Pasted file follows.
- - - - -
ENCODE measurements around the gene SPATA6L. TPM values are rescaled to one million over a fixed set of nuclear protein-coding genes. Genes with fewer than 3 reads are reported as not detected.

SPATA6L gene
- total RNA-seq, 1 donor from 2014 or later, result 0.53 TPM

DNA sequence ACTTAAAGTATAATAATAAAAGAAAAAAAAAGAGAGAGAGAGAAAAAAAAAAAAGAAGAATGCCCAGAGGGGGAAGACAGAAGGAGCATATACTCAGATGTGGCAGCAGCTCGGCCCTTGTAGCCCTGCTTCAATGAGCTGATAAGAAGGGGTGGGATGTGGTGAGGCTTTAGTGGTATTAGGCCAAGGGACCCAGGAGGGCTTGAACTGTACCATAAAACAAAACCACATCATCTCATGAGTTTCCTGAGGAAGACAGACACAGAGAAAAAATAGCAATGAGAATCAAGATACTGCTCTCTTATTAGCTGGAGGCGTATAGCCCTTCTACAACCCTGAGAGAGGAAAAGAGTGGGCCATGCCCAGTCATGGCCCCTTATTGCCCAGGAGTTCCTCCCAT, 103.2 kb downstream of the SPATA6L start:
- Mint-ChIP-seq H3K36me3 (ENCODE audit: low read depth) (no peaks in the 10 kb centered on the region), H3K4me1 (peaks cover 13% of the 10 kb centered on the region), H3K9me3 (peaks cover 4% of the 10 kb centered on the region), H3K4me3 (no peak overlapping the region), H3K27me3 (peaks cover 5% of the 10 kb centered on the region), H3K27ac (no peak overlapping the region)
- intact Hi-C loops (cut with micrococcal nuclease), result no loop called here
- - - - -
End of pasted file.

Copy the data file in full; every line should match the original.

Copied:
ENCODE measurements around the gene SPATA6L. TPM values are rescaled to one million over a fixed set of nuclear protein-coding genes. Genes with fewer than 3 reads are reported as not detected.

SPATA6L gene
- total RNA-seq, 1 donor from 2014 or later, result 0.53 TPM

DNA sequence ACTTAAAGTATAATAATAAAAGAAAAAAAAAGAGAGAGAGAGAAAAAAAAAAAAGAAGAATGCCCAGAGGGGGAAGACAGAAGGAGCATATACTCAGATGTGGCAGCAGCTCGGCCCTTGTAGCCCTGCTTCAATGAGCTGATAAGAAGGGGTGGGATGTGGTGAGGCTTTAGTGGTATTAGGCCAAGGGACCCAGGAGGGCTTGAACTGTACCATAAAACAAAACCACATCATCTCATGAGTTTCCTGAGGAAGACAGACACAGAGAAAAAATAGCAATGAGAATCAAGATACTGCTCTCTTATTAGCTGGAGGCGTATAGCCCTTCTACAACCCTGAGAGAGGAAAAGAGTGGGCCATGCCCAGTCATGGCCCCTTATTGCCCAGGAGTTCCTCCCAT, 103.2 kb downstream of the SPATA6L start:
- Mint-ChIP-seq H3K36me3 (ENCODE audit: low read depth) (no peaks in the 10 kb centered on the region), H3K4me1 (peaks cover 13% of the 10 kb centered on the region), H3K9me3 (peaks cover 4% of the 10 kb centered on the region), H3K4me3 (no peak overlapping the region), H3K27me3 (peaks cover 5% of the 10 kb centered on the region), H3K27ac (no peak overlapping the region)
- intact Hi-C loops (cut with micrococcal nuclease), result no loop called here